Your loved ones may struggle to get the money you left them

The other problem is that your loved ones could struggle to actually get their hands on the money itself. Without naming a contingency, the company is going to have to determine who the money should go to, depending on your family situation, this could cause a lot of problems and delays.

ALWAYS Name a Contingent Beneficiary 

contingent beneficiary is a safety feature and a control device. It is the most practical way to control the future distribution of wealth. It’s a simple thing today, but not something that should be decided on lightly. You should spend a lot of time determining who your beneficiary should be.

It’s also something that you should continue to maintain. There are dozens of different life changes that could impact who you would want to name as your beneficiary, which means that once you’ve named the primary beneficiary, it could change years down the road. Don’t forget to look back at your policy and ensure that the beneficiary is still the valid recipient and the best choice for the policy payout.

Life insurance is the most important investment that you’ll ever make for your family and loved ones. You may ask yourself at what age should I get life insurance policy, of course, we recommend the younger the better because the more you age the more risk you are to having health problems, which will increase your premium rates. Purchasing life insurance at age 20 versus purchasing life insurance over the age of 50. Tomorrow is not the day to start your life insurance application.  Begin the process today!

Contingent Beneficiary Review

Time for the pop quiz! Hopefully, you know exactly what a contingent beneficiary is at this point. Not only should you know what it is, but hopefully you understand why YOU should name one.

If you want to learn more about life insurance or naming a contingent beneficiary, we researched and wrote about the process of getting life insurance. We are ready to answer those questions and ensure that you’ve got the best life insurance to fit your needs.

The post What Is A Contingent Beneficiary? appeared first on Good Financial Cents®.

Source: goodfinancialcents.com

ByCurtis Watts

Per Stirpes vs. Per Capita in Estate Planning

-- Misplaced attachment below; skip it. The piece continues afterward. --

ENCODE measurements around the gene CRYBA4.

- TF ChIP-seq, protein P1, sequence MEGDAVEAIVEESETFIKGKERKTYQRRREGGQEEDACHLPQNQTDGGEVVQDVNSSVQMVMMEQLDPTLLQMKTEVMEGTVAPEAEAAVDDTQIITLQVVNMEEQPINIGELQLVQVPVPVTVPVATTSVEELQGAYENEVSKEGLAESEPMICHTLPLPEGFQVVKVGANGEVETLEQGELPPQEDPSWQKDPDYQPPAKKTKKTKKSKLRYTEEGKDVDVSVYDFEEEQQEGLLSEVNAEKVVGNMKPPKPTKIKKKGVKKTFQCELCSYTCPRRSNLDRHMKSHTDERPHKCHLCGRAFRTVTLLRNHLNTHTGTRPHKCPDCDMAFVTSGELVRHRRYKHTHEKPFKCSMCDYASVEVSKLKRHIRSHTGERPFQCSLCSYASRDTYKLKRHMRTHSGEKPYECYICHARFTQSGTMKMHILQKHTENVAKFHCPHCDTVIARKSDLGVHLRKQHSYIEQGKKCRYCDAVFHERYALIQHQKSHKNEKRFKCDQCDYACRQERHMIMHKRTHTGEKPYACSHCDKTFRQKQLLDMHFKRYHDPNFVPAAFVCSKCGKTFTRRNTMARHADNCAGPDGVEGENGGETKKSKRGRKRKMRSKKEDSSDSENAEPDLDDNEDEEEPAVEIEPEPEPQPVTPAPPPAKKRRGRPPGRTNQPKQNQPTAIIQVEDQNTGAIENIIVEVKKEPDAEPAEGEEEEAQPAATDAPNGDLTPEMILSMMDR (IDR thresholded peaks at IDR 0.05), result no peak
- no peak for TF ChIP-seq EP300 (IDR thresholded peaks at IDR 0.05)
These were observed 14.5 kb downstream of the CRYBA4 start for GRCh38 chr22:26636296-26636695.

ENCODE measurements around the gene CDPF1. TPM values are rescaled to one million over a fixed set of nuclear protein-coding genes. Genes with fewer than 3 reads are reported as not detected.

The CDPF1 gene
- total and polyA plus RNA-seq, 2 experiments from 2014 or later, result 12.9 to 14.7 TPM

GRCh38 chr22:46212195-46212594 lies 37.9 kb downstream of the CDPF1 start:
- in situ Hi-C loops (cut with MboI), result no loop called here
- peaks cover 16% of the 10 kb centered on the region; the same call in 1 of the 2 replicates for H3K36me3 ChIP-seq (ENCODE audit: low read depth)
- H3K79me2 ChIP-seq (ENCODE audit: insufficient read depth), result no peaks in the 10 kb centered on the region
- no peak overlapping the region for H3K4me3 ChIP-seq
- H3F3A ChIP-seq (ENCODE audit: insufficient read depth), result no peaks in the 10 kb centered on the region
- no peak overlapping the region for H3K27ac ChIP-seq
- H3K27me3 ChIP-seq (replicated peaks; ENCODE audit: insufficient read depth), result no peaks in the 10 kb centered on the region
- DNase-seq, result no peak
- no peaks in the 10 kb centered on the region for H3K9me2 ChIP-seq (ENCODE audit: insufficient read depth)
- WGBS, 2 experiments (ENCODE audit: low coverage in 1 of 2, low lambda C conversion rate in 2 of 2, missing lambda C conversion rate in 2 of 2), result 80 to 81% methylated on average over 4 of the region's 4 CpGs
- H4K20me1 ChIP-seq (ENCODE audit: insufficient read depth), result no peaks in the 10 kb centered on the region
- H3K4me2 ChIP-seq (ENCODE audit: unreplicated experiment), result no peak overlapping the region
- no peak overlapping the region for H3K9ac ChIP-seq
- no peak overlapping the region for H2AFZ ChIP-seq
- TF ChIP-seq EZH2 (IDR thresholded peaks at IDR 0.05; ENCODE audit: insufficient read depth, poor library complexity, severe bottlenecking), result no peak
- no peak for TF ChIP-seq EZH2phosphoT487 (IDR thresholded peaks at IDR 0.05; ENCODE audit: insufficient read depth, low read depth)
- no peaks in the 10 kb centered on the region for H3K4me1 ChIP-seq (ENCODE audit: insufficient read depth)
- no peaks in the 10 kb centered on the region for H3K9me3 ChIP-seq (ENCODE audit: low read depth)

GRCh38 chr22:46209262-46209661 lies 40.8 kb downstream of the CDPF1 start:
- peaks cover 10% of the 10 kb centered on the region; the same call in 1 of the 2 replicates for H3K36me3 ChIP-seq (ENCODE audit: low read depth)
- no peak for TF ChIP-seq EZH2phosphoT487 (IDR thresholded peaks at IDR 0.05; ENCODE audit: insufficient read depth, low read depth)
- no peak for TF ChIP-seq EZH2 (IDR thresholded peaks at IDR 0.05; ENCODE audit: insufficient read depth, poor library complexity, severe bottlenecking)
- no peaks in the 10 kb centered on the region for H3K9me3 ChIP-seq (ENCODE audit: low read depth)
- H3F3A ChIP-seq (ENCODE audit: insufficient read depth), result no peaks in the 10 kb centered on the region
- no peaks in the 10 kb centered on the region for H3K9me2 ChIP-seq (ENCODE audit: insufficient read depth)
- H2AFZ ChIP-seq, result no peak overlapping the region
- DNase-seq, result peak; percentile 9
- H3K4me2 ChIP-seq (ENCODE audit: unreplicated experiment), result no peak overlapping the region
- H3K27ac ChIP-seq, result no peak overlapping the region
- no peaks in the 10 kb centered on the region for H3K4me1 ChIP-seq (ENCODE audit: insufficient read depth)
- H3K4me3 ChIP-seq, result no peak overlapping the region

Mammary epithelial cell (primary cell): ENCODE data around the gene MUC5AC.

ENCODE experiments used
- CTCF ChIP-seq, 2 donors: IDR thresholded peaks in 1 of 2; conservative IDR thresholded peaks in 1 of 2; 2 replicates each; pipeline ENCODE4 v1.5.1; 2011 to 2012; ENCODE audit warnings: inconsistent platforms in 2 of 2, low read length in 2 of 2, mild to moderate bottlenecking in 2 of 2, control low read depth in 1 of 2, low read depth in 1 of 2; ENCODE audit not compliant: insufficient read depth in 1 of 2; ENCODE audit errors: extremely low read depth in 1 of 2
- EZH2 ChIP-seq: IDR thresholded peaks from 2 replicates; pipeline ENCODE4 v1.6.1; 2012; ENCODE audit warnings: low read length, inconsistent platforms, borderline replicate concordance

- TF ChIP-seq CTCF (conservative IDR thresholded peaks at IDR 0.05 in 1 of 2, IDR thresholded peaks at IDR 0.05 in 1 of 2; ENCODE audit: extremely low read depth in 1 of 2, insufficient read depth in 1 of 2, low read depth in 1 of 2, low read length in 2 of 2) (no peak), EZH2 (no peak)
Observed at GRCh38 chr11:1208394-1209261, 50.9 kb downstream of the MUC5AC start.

Three generations of one familyWhen creating an estate plan, one of the most basic documents you may wish to include is a will. If you have a more complicated estate, you might also need to have a trust in place. Both a will and a trust can specify how you want assets distributed among your beneficiaries. When making those decisions, it’s important to distinguish between per stirpes and per capita distributions. These are two terms you’re likely to come across when shaping your estate plan. Here’s a closer look at what per stirpes vs. per capita means.

Per Stirpes, Explained

If you’ve never heard the term per stirpes before, it’s a Latin phrase that translates to “by branch” or “by class.” When this term is applied to estate planning, it refers to the equal distribution of assets among the different branches of a family and their surviving descendants.

A per stirpes designation allows the descendants of a beneficiary to keep inherited assets within that branch of their family, even if the original beneficiary passes away. Those assets would be equally divided between the survivors.

Here’s an example of how per stirpes distributions work for estate planning. Say that you draft a will in which you designate your adult son and daughter as beneficiaries. You opt to leave your estate to them, per stirpes.

If you pass away before both of your children, then they could each claim a half share of your estate under the terms of your will. Now, assume that each of your children has two children of their own and your son passes away before you do. In that scenario, your daughter would still inherit a half share of the estate. But your son’s children would split his half of your estate, inheriting a quarter share each.

Per stirpes distributions essentially create a trickle-down effect, in which assets can be passed on to future generations if a primary beneficiary passes away. A general rule of thumb is that the flow of assets down occurs through direct descendants, rather than spouses. So, if your son were married, his children would be eligible to inherit his share of your estate, not his wife.

Per Capita, Explained

Older couple signs a will